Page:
Verrier: Lou Williams almost made an All-Star team while (primarily) coming off the bench, so this one seems pretty cut-and-dried. But instead of honoring the best “bench” player in the league—who usually plays a starter’s minutes anyway—what if the award were rebranded as Fifth Man of the Year? In other words, who’s the best worst starter in the league?

The candidates, after consulting with a league source (it’s Danny Chau), would look something like: Taj Gibson (Timberwolves), Kyle Anderson (Spurs), Carmelo Anthony (Thunder), OG Anunoby (Raptors), and The Ringer’s own J.J. Redick (Sixers). Of the group, I’d go with Anunoby, whose net rating for the East’s best team (plus-11.3) is almost double his average scoring output (5.9).

Gonzalez: Tough one. Gordon has been excellent for the Rockets, but I’ll take Williams. I can’t believe he’s only 31. It feels like he’s been in the league for two decades. This might be the best season he’s ever had. He’s averaging 23.2 points per game and 5.3 assists, both of which are career bests. Plus, despite all the changes to the roster, he’s somehow helped keep the Clippers relevant. Amazingly, they’re just a half game out of the final Western Conference playoff spot.

Uggetti: Lou Williams. This award tends to go to a scorer, and no player has been better at pouring on points off the bench this season—so much so that the Clippers were forced to start him for 14 games. Williams is averaging 23.2 points per game, which is nearly five more points than his previous career best, on 44 percent shooting from the field. It’s pretty remarkable that he’s having his best season 13 years into his career.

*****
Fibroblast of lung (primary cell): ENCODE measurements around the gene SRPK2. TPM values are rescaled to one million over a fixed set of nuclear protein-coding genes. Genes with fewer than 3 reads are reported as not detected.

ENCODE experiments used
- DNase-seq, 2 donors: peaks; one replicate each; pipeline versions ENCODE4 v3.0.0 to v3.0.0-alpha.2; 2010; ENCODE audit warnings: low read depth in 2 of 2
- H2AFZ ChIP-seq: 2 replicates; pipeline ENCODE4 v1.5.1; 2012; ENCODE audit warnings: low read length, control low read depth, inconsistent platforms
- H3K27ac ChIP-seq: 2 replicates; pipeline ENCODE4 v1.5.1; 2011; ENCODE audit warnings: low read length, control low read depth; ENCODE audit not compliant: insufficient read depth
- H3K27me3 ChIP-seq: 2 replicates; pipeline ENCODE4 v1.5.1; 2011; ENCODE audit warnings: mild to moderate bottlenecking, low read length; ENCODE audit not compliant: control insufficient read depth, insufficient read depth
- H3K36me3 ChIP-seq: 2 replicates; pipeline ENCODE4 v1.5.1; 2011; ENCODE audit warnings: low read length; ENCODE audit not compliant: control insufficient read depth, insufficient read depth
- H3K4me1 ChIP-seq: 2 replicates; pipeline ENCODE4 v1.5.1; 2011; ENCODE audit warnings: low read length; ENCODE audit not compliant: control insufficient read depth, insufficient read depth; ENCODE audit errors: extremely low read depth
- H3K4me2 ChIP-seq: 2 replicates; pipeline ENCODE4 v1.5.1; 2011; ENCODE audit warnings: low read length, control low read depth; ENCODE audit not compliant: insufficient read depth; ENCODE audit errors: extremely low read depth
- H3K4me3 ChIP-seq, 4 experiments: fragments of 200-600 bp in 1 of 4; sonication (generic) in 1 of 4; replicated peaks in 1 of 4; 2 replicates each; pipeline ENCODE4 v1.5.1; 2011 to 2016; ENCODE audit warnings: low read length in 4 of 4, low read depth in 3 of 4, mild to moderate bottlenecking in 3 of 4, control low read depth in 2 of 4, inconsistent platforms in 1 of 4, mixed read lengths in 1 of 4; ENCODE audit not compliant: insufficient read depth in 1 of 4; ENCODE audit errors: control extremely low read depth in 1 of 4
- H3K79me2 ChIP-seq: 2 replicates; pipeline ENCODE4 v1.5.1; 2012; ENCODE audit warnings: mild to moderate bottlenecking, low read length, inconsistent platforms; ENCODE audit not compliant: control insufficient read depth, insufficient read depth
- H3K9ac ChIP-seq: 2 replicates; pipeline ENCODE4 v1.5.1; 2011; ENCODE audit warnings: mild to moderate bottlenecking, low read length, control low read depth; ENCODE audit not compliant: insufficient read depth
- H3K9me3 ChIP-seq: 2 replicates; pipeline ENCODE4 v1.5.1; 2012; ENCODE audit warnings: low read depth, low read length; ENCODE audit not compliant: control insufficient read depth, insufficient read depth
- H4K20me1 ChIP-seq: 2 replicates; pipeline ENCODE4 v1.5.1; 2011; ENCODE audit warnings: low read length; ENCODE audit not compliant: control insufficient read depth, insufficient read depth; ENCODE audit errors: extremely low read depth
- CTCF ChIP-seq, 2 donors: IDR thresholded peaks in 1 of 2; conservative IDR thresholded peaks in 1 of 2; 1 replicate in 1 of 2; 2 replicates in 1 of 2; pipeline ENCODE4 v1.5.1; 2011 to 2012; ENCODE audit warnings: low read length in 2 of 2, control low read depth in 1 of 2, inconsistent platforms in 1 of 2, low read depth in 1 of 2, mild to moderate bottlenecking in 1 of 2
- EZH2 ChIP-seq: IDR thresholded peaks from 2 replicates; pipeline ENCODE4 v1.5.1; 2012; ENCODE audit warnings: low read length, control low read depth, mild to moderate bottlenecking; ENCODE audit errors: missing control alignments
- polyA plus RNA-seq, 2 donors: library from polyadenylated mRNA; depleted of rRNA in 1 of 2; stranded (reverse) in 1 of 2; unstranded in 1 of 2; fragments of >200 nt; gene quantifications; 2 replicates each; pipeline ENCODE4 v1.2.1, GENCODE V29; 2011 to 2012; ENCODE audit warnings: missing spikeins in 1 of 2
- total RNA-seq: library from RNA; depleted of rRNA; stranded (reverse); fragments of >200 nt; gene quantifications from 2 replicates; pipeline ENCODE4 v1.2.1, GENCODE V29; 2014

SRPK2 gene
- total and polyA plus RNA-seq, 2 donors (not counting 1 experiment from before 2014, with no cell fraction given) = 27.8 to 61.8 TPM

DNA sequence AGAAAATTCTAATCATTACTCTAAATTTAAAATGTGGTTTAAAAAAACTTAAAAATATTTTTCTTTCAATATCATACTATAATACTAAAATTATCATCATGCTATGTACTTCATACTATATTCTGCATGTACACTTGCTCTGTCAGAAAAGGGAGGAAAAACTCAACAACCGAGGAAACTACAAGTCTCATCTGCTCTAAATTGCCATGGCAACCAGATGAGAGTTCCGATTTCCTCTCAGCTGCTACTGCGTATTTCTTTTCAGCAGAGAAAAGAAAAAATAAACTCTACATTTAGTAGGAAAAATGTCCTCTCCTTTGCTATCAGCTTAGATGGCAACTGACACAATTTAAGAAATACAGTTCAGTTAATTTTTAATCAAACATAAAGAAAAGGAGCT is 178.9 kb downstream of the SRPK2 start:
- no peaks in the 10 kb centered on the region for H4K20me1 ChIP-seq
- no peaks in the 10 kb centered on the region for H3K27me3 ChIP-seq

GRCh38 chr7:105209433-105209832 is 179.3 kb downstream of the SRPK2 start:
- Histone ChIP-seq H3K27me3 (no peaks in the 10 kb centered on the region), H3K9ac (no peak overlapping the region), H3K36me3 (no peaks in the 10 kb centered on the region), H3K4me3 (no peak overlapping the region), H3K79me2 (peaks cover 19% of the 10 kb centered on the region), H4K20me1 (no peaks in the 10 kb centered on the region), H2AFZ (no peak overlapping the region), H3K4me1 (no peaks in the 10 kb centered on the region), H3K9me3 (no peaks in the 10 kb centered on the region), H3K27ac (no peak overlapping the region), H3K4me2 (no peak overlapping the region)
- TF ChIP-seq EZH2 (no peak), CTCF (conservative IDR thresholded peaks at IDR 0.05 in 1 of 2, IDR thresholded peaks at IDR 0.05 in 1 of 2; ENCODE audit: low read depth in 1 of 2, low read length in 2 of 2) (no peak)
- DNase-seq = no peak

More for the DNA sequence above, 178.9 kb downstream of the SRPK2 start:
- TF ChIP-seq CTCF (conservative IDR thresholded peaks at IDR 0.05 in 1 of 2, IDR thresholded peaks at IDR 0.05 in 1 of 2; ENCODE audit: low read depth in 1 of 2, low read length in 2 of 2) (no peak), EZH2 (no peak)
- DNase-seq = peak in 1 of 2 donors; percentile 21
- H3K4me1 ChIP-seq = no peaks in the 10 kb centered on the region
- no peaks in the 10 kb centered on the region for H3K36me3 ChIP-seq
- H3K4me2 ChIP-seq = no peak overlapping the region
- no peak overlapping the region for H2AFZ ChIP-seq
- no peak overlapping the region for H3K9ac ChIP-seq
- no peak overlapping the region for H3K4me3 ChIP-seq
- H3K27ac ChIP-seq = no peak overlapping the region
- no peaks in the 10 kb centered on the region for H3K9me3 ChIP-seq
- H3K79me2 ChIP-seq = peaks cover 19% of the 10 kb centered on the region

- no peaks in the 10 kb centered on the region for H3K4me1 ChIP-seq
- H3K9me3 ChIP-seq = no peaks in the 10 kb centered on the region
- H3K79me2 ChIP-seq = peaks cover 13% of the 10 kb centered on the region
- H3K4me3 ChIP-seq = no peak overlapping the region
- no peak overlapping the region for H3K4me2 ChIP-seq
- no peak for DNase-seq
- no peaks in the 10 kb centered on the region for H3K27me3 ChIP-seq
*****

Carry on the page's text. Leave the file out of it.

If the season ended today, who would win Executive of the Year?

Gonzalez: Danny Ainge. Some of the biggest moves of the past year trace back to Boston. Ainge got Bryan Colangelo to cough up an extra first-round pick for Markelle Fultz, then took Jayson Tatum, the guy he liked best anyway. He also offloaded Isaiah Thomas and Jae Crowder right before the bottom fell out on their value and spun them into Kyrie Irving. He had to finally loosen his kung-fu grip and hand over the Brooklyn pick, but the Celtics won that trade by a lot. Oh, and he also signed Hayward. Yeah, the Celtics have struggled recently, but if Hayward hadn’t been injured in the first quarter of the first game, Boston would likely be looking at an even better and more surprising season than it’s already had.

Chau: The Pacers’ Kevin Pritchard. The Slap is, truly, back.

O’Connor: Not Koby Altman, because the Cavaliers have played only two games with their reinforcements, so it’s too soon. You can look at Ainge after adding Irving and Hayward, and giving Colangelo a swirly with the Tatum-Fultz trade. Or maybe Masai Ujiri deserves credit for tweaking the Raptors’ roster, which enabled Casey to coach in the style he has. But my bet would be on Daryl Morey, who added Chris Paul and a host of defensive players who have made the Rockets real contenders.

Uggetti: Morey. Paul, Harden, and Clint Capela are 28-1 when playing together. Also, he has the best Twitter account for a GM.

Tjarks: Ujiri. His ability to identify young talent in the draft has allowed Toronto to retool on the fly and continue building around an expensive core. What’s happening in Washington is proof of how hard that can be. I would take the Wizards’ stars over the Raptors’ stars, but Toronto has managed so much better that it might not matter.

Ryan: Morey.

Verrier: Ainge. The Celtics added two 2017 All-Stars and one 2023 All-Star in the same summer, all while Allen Iversonesque high-stepping over the most toxic situation in the league. They may be slumping, but they’re so far ahead of schedule it’s tough to muster up much panic over it.

O’Shaughnessy: Morey. Placing two high-usage point guards next to each other could have been an ugly (albeit high-scoring) disaster. But Harden and Paul are clicking to the tune of first place in the NBA, and look like a franchise with an actual chance against the Warriors.